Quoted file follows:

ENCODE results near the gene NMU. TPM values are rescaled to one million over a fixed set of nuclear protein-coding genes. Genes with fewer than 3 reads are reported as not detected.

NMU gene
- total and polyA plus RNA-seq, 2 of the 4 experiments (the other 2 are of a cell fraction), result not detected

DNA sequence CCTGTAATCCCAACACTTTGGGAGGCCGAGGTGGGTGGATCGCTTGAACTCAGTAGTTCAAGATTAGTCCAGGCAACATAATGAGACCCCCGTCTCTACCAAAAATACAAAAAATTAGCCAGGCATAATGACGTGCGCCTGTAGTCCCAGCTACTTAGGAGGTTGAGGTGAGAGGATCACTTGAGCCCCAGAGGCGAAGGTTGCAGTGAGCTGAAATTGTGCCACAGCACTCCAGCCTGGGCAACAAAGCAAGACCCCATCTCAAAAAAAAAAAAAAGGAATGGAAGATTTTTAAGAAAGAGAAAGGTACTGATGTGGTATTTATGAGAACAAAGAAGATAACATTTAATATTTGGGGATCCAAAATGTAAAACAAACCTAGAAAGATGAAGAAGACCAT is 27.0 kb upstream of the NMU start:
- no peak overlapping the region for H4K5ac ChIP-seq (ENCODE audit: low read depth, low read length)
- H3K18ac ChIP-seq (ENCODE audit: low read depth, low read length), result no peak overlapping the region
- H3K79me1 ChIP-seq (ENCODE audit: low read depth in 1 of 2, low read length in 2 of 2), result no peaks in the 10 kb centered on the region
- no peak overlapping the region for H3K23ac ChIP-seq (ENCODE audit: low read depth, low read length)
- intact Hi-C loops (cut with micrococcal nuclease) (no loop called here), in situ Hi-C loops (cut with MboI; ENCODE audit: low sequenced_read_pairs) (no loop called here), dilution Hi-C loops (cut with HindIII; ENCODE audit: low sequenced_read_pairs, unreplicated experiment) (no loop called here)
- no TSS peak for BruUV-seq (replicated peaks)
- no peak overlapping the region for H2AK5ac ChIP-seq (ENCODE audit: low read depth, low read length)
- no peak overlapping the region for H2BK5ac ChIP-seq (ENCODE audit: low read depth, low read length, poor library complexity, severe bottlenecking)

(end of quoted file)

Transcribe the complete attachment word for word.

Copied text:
ENCODE results near the gene NMU. TPM values are rescaled to one million over a fixed set of nuclear protein-coding genes. Genes with fewer than 3 reads are reported as not detected.

NMU gene
- total and polyA plus RNA-seq, 2 of the 4 experiments (the other 2 are of a cell fraction), result not detected

DNA sequence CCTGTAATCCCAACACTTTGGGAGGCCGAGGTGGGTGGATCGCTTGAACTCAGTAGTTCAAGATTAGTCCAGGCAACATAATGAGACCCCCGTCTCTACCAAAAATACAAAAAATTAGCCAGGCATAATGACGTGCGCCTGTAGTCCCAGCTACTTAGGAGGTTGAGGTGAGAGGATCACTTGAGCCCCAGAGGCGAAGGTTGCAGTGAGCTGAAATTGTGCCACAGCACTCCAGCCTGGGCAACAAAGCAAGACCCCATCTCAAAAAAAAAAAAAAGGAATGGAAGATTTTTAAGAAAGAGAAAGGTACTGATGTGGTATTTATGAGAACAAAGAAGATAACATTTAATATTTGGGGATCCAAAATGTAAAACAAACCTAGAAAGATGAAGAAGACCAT is 27.0 kb upstream of the NMU start:
- no peak overlapping the region for H4K5ac ChIP-seq (ENCODE audit: low read depth, low read length)
- H3K18ac ChIP-seq (ENCODE audit: low read depth, low read length), result no peak overlapping the region
- H3K79me1 ChIP-seq (ENCODE audit: low read depth in 1 of 2, low read length in 2 of 2), result no peaks in the 10 kb centered on the region
- no peak overlapping the region for H3K23ac ChIP-seq (ENCODE audit: low read depth, low read length)
- intact Hi-C loops (cut with micrococcal nuclease) (no loop called here), in situ Hi-C loops (cut with MboI; ENCODE audit: low sequenced_read_pairs) (no loop called here), dilution Hi-C loops (cut with HindIII; ENCODE audit: low sequenced_read_pairs, unreplicated experiment) (no loop called here)
- no TSS peak for BruUV-seq (replicated peaks)
- no peak overlapping the region for H2AK5ac ChIP-seq (ENCODE audit: low read depth, low read length)
- no peak overlapping the region for H2BK5ac ChIP-seq (ENCODE audit: low read depth, low read length, poor library complexity, severe bottlenecking)